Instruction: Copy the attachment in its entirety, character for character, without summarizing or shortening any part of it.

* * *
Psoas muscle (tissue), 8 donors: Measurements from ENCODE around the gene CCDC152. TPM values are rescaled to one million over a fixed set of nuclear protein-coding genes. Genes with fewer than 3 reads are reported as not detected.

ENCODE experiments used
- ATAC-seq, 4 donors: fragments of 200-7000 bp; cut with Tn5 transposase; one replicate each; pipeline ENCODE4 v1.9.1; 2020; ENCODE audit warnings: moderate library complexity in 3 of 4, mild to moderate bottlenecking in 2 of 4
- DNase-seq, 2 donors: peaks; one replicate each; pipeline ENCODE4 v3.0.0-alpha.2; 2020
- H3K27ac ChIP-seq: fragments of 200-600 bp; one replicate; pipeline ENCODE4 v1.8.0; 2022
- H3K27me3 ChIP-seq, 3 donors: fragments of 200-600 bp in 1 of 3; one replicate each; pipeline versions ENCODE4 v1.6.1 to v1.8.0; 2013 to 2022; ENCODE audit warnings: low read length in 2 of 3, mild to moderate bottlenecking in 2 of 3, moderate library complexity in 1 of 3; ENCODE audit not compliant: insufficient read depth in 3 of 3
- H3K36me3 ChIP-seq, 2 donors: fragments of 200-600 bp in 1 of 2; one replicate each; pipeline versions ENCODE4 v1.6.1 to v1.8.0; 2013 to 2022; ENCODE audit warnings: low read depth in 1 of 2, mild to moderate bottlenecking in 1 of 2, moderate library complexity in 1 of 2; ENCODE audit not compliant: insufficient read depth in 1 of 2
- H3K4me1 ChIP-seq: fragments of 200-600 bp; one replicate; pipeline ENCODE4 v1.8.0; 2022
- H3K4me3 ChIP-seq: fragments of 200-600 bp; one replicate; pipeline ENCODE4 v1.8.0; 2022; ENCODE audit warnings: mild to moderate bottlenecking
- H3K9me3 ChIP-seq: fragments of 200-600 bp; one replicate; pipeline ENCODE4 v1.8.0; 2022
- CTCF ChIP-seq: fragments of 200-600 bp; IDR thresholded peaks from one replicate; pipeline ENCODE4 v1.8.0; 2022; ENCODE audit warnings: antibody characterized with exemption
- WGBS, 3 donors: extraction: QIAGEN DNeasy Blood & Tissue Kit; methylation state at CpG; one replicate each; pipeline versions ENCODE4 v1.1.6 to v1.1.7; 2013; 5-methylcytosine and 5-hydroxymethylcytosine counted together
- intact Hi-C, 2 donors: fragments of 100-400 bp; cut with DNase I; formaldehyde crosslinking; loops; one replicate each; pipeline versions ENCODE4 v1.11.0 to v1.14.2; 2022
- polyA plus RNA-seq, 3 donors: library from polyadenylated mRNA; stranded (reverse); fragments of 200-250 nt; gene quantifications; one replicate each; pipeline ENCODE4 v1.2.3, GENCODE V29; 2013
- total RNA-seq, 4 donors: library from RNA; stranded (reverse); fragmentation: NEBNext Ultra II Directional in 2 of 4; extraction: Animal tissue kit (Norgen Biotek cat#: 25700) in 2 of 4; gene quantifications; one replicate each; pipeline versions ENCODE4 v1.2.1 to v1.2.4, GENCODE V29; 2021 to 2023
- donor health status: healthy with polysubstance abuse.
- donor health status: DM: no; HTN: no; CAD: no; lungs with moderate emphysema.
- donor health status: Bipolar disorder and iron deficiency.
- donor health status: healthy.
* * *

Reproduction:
Psoas muscle (tissue), 8 donors: Measurements from ENCODE around the gene CCDC152. TPM values are rescaled to one million over a fixed set of nuclear protein-coding genes. Genes with fewer than 3 reads are reported as not detected.

ENCODE experiments used
- ATAC-seq, 4 donors: fragments of 200-7000 bp; cut with Tn5 transposase; one replicate each; pipeline ENCODE4 v1.9.1; 2020; ENCODE audit warnings: moderate library complexity in 3 of 4, mild to moderate bottlenecking in 2 of 4
- DNase-seq, 2 donors: peaks; one replicate each; pipeline ENCODE4 v3.0.0-alpha.2; 2020
- H3K27ac ChIP-seq: fragments of 200-600 bp; one replicate; pipeline ENCODE4 v1.8.0; 2022
- H3K27me3 ChIP-seq, 3 donors: fragments of 200-600 bp in 1 of 3; one replicate each; pipeline versions ENCODE4 v1.6.1 to v1.8.0; 2013 to 2022; ENCODE audit warnings: low read length in 2 of 3, mild to moderate bottlenecking in 2 of 3, moderate library complexity in 1 of 3; ENCODE audit not compliant: insufficient read depth in 3 of 3
- H3K36me3 ChIP-seq, 2 donors: fragments of 200-600 bp in 1 of 2; one replicate each; pipeline versions ENCODE4 v1.6.1 to v1.8.0; 2013 to 2022; ENCODE audit warnings: low read depth in 1 of 2, mild to moderate bottlenecking in 1 of 2, moderate library complexity in 1 of 2; ENCODE audit not compliant: insufficient read depth in 1 of 2
- H3K4me1 ChIP-seq: fragments of 200-600 bp; one replicate; pipeline ENCODE4 v1.8.0; 2022
- H3K4me3 ChIP-seq: fragments of 200-600 bp; one replicate; pipeline ENCODE4 v1.8.0; 2022; ENCODE audit warnings: mild to moderate bottlenecking
- H3K9me3 ChIP-seq: fragments of 200-600 bp; one replicate; pipeline ENCODE4 v1.8.0; 2022
- CTCF ChIP-seq: fragments of 200-600 bp; IDR thresholded peaks from one replicate; pipeline ENCODE4 v1.8.0; 2022; ENCODE audit warnings: antibody characterized with exemption
- WGBS, 3 donors: extraction: QIAGEN DNeasy Blood & Tissue Kit; methylation state at CpG; one replicate each; pipeline versions ENCODE4 v1.1.6 to v1.1.7; 2013; 5-methylcytosine and 5-hydroxymethylcytosine counted together
- intact Hi-C, 2 donors: fragments of 100-400 bp; cut with DNase I; formaldehyde crosslinking; loops; one replicate each; pipeline versions ENCODE4 v1.11.0 to v1.14.2; 2022
- polyA plus RNA-seq, 3 donors: library from polyadenylated mRNA; stranded (reverse); fragments of 200-250 nt; gene quantifications; one replicate each; pipeline ENCODE4 v1.2.3, GENCODE V29; 2013
- total RNA-seq, 4 donors: library from RNA; stranded (reverse); fragmentation: NEBNext Ultra II Directional in 2 of 4; extraction: Animal tissue kit (Norgen Biotek cat#: 25700) in 2 of 4; gene quantifications; one replicate each; pipeline versions ENCODE4 v1.2.1 to v1.2.4, GENCODE V29; 2021 to 2023
- donor health status: healthy with polysubstance abuse.
- donor health status: DM: no; HTN: no; CAD: no; lungs with moderate emphysema.
- donor health status: Bipolar disorder and iron deficiency.
- donor health status: healthy.